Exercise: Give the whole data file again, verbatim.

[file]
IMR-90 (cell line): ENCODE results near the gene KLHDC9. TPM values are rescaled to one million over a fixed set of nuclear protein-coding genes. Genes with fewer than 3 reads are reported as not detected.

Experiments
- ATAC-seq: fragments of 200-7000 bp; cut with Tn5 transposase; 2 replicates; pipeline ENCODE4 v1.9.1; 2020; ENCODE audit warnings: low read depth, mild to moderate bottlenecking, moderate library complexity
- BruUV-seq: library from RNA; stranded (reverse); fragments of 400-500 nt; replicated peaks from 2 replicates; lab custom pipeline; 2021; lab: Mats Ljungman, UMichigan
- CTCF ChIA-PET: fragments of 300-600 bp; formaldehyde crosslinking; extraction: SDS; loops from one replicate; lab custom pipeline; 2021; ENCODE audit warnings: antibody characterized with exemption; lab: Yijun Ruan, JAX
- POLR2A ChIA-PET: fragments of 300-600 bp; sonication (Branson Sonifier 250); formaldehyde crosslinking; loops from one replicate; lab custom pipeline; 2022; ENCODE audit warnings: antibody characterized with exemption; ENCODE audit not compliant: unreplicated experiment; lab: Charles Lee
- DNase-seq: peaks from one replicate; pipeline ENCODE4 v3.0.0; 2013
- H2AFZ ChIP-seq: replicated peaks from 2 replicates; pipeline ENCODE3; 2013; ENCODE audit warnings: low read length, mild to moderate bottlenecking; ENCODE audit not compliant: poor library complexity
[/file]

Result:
IMR-90 (cell line): ENCODE results near the gene KLHDC9. TPM values are rescaled to one million over a fixed set of nuclear protein-coding genes. Genes with fewer than 3 reads are reported as not detected.

Experiments
- ATAC-seq: fragments of 200-7000 bp; cut with Tn5 transposase; 2 replicates; pipeline ENCODE4 v1.9.1; 2020; ENCODE audit warnings: low read depth, mild to moderate bottlenecking, moderate library complexity
- BruUV-seq: library from RNA; stranded (reverse); fragments of 400-500 nt; replicated peaks from 2 replicates; lab custom pipeline; 2021; lab: Mats Ljungman, UMichigan
- CTCF ChIA-PET: fragments of 300-600 bp; formaldehyde crosslinking; extraction: SDS; loops from one replicate; lab custom pipeline; 2021; ENCODE audit warnings: antibody characterized with exemption; lab: Yijun Ruan, JAX
- POLR2A ChIA-PET: fragments of 300-600 bp; sonication (Branson Sonifier 250); formaldehyde crosslinking; loops from one replicate; lab custom pipeline; 2022; ENCODE audit warnings: antibody characterized with exemption; ENCODE audit not compliant: unreplicated experiment; lab: Charles Lee
- DNase-seq: peaks from one replicate; pipeline ENCODE4 v3.0.0; 2013
- H2AFZ ChIP-seq: replicated peaks from 2 replicates; pipeline ENCODE3; 2013; ENCODE audit warnings: low read length, mild to moderate bottlenecking; ENCODE audit not compliant: poor library complexity